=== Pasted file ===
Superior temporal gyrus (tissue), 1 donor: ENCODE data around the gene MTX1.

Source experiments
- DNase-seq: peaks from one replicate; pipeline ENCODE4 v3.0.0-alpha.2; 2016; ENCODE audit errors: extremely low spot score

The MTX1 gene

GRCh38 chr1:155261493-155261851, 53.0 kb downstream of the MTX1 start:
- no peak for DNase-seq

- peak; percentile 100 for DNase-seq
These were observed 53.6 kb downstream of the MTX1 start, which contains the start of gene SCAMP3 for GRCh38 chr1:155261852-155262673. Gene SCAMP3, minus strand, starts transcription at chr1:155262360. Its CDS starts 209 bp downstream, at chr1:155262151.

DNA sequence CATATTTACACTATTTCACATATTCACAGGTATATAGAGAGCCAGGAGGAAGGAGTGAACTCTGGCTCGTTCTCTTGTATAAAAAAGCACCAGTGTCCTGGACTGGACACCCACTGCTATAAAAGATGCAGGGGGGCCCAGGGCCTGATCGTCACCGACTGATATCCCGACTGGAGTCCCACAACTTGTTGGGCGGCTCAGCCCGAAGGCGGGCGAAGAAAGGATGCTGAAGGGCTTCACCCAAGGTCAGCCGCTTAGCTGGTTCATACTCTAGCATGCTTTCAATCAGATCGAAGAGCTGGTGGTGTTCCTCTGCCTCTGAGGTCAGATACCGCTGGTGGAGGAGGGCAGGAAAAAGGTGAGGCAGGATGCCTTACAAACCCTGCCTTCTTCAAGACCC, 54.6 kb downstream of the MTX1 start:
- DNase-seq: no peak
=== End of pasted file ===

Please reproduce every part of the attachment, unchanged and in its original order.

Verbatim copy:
Superior temporal gyrus (tissue), 1 donor: ENCODE data around the gene MTX1.

Source experiments
- DNase-seq: peaks from one replicate; pipeline ENCODE4 v3.0.0-alpha.2; 2016; ENCODE audit errors: extremely low spot score

The MTX1 gene

GRCh38 chr1:155261493-155261851, 53.0 kb downstream of the MTX1 start:
- no peak for DNase-seq

- peak; percentile 100 for DNase-seq
These were observed 53.6 kb downstream of the MTX1 start, which contains the start of gene SCAMP3 for GRCh38 chr1:155261852-155262673. Gene SCAMP3, minus strand, starts transcription at chr1:155262360. Its CDS starts 209 bp downstream, at chr1:155262151.

DNA sequence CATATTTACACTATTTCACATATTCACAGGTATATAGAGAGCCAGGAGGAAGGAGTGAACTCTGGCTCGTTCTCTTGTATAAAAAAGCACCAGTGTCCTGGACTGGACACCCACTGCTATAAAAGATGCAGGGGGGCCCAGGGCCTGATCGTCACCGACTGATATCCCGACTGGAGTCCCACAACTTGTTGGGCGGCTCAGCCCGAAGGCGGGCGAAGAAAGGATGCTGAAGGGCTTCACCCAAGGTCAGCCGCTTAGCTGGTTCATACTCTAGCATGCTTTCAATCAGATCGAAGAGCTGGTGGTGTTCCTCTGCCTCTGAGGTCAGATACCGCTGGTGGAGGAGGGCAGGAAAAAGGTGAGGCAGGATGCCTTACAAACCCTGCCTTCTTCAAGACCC, 54.6 kb downstream of the MTX1 start:
- DNase-seq: no peak